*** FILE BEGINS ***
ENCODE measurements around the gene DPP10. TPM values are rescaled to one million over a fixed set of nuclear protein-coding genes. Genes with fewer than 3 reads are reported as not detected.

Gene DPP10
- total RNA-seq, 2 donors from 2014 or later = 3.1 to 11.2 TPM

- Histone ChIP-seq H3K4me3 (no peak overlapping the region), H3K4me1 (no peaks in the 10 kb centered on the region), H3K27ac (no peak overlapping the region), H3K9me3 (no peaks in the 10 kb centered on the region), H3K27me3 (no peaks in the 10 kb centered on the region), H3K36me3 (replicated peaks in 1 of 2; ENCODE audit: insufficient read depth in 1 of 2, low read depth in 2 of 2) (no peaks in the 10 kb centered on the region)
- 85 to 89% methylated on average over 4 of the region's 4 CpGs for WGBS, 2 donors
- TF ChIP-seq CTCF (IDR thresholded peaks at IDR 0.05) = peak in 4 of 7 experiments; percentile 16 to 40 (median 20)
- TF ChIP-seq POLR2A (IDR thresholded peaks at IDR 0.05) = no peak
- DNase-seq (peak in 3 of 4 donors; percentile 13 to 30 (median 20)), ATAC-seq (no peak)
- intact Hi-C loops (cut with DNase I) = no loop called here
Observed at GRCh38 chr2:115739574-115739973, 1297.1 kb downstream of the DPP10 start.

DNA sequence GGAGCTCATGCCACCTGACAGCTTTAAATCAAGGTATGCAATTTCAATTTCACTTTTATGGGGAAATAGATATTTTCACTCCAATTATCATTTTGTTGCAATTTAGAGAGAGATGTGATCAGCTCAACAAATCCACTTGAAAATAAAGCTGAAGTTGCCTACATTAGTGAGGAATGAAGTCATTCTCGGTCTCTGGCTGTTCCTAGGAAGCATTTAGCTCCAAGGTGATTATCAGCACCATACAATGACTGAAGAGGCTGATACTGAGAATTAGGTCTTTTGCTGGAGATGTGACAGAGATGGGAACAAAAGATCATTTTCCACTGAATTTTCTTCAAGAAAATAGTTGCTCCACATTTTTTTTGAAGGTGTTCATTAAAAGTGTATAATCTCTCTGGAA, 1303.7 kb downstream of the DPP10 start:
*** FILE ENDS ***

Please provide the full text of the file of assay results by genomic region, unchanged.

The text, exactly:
ENCODE measurements around the gene DPP10. TPM values are rescaled to one million over a fixed set of nuclear protein-coding genes. Genes with fewer than 3 reads are reported as not detected.

Gene DPP10
- total RNA-seq, 2 donors from 2014 or later = 3.1 to 11.2 TPM

- Histone ChIP-seq H3K4me3 (no peak overlapping the region), H3K4me1 (no peaks in the 10 kb centered on the region), H3K27ac (no peak overlapping the region), H3K9me3 (no peaks in the 10 kb centered on the region), H3K27me3 (no peaks in the 10 kb centered on the region), H3K36me3 (replicated peaks in 1 of 2; ENCODE audit: insufficient read depth in 1 of 2, low read depth in 2 of 2) (no peaks in the 10 kb centered on the region)
- 85 to 89% methylated on average over 4 of the region's 4 CpGs for WGBS, 2 donors
- TF ChIP-seq CTCF (IDR thresholded peaks at IDR 0.05) = peak in 4 of 7 experiments; percentile 16 to 40 (median 20)
- TF ChIP-seq POLR2A (IDR thresholded peaks at IDR 0.05) = no peak
- DNase-seq (peak in 3 of 4 donors; percentile 13 to 30 (median 20)), ATAC-seq (no peak)
- intact Hi-C loops (cut with DNase I) = no loop called here
Observed at GRCh38 chr2:115739574-115739973, 1297.1 kb downstream of the DPP10 start.

DNA sequence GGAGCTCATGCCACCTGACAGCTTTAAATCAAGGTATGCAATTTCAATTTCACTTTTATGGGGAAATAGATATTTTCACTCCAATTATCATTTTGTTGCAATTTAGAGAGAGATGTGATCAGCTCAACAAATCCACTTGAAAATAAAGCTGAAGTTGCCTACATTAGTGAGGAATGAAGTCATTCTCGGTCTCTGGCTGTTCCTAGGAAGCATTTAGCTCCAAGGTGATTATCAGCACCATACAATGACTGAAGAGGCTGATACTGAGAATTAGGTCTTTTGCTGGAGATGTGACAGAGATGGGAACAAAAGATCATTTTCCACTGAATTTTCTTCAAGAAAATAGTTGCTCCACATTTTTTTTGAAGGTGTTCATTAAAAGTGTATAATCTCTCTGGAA, 1303.7 kb downstream of the DPP10 start: